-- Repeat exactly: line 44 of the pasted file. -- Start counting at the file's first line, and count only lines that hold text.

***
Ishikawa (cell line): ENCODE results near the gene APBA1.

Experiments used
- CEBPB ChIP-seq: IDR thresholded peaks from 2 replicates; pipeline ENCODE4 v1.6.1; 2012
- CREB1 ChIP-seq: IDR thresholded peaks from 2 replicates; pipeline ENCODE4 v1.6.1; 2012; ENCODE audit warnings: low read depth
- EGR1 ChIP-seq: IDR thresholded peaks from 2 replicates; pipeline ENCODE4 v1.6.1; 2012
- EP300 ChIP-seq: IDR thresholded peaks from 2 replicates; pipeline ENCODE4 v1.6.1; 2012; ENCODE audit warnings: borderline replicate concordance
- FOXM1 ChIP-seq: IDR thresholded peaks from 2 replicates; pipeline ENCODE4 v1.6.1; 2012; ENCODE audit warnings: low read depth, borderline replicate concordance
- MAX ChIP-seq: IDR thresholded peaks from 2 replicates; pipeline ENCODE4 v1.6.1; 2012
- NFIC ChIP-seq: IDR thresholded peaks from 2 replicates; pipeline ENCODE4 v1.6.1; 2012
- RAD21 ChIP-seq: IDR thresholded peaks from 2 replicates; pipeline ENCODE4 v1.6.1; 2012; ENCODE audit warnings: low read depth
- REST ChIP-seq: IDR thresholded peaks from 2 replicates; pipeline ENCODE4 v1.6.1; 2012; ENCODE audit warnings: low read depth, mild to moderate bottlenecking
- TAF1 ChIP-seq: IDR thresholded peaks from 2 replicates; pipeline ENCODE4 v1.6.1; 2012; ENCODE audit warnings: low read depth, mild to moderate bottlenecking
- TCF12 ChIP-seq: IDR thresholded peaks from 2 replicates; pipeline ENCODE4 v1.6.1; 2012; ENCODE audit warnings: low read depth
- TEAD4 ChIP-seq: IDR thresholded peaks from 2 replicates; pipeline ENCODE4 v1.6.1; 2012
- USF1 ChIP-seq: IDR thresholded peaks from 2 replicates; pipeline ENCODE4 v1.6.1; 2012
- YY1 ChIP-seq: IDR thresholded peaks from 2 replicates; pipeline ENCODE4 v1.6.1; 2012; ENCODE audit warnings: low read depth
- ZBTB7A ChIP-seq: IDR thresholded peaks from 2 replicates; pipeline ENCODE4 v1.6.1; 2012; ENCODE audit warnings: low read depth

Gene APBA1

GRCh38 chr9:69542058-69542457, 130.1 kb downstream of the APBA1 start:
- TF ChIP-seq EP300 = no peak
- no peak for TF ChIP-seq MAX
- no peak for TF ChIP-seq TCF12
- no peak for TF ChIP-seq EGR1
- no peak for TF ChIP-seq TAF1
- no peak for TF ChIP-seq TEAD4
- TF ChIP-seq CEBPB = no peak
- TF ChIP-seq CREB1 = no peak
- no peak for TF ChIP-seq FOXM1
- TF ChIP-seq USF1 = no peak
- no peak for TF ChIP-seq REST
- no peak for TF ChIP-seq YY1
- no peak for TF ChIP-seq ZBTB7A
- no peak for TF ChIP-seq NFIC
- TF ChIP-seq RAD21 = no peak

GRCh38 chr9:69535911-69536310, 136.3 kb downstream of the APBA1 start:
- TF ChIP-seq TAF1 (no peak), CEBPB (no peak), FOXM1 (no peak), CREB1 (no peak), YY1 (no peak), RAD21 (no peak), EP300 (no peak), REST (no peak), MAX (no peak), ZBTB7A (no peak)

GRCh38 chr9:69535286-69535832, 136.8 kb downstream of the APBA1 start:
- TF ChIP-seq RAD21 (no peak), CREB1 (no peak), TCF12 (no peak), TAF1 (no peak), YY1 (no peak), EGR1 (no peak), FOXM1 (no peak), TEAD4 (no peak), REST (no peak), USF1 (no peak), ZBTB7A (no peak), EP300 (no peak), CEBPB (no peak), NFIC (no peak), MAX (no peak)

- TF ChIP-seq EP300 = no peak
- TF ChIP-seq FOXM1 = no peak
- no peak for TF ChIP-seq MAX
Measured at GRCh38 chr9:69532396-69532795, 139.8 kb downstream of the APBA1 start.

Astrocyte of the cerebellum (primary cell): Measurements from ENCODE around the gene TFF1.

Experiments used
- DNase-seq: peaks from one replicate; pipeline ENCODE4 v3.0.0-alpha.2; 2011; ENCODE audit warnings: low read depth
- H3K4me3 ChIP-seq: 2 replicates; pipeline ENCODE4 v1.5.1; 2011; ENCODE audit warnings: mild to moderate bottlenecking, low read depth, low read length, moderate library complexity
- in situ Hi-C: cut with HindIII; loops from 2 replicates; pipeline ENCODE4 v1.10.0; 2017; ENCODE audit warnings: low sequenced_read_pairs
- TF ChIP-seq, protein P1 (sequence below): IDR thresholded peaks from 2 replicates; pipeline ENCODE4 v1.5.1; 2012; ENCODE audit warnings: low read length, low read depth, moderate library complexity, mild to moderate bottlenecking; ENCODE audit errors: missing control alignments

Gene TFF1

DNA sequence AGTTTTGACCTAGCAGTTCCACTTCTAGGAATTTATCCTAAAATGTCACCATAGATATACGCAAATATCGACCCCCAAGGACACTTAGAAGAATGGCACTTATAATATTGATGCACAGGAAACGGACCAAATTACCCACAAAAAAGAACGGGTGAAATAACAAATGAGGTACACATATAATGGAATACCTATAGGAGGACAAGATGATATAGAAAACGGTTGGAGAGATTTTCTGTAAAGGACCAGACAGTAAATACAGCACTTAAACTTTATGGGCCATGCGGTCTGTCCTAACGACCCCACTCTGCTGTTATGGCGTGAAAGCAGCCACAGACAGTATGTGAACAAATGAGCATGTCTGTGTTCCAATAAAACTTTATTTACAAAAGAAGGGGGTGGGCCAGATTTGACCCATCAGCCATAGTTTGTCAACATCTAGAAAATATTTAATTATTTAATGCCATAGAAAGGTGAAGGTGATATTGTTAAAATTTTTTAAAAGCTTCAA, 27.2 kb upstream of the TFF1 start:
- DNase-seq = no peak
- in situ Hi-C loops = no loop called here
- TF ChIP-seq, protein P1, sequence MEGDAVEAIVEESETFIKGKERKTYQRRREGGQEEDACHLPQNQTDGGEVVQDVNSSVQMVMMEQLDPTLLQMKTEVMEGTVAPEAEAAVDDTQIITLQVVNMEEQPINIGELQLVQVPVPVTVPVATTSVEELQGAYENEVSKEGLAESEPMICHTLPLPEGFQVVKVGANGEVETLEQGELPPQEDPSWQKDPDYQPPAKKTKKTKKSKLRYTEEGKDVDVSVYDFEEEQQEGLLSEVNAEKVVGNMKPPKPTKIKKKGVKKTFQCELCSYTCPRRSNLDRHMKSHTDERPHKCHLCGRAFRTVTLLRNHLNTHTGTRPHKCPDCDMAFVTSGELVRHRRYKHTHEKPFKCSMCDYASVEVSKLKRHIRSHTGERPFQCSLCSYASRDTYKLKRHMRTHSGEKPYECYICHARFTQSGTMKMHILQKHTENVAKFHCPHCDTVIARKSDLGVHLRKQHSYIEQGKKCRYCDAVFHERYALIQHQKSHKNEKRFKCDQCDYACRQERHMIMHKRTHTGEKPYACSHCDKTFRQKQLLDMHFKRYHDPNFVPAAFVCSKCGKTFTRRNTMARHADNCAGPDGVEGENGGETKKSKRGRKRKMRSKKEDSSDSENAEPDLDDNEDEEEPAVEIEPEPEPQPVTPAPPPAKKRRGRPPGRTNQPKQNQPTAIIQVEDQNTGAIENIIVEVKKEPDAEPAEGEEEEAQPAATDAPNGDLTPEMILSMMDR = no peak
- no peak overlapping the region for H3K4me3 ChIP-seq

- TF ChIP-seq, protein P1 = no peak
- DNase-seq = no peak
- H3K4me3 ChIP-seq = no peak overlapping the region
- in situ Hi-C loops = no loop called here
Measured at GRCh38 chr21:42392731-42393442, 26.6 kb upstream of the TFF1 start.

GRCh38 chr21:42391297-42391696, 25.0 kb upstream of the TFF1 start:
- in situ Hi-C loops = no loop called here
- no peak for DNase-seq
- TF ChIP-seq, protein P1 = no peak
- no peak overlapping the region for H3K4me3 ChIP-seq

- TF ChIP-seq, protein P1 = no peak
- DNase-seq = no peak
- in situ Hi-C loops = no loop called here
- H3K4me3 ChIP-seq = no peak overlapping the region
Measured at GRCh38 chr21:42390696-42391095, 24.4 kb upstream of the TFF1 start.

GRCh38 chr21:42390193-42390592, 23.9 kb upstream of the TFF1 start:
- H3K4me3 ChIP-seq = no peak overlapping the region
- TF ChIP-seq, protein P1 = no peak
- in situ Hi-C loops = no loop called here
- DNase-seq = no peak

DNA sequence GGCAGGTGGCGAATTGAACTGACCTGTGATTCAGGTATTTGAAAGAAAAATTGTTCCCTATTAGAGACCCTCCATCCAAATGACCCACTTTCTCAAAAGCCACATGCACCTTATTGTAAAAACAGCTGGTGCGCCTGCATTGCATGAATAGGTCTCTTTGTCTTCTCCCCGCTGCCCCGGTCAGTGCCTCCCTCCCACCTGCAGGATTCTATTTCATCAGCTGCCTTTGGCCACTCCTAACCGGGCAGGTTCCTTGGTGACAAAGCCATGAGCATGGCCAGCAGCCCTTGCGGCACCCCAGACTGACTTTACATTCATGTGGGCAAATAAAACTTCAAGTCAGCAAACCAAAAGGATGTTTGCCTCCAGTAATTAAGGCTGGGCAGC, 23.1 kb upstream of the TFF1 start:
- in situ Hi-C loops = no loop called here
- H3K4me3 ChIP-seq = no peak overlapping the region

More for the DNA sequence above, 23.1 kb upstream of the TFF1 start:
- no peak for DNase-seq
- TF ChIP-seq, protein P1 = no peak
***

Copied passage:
Experiments used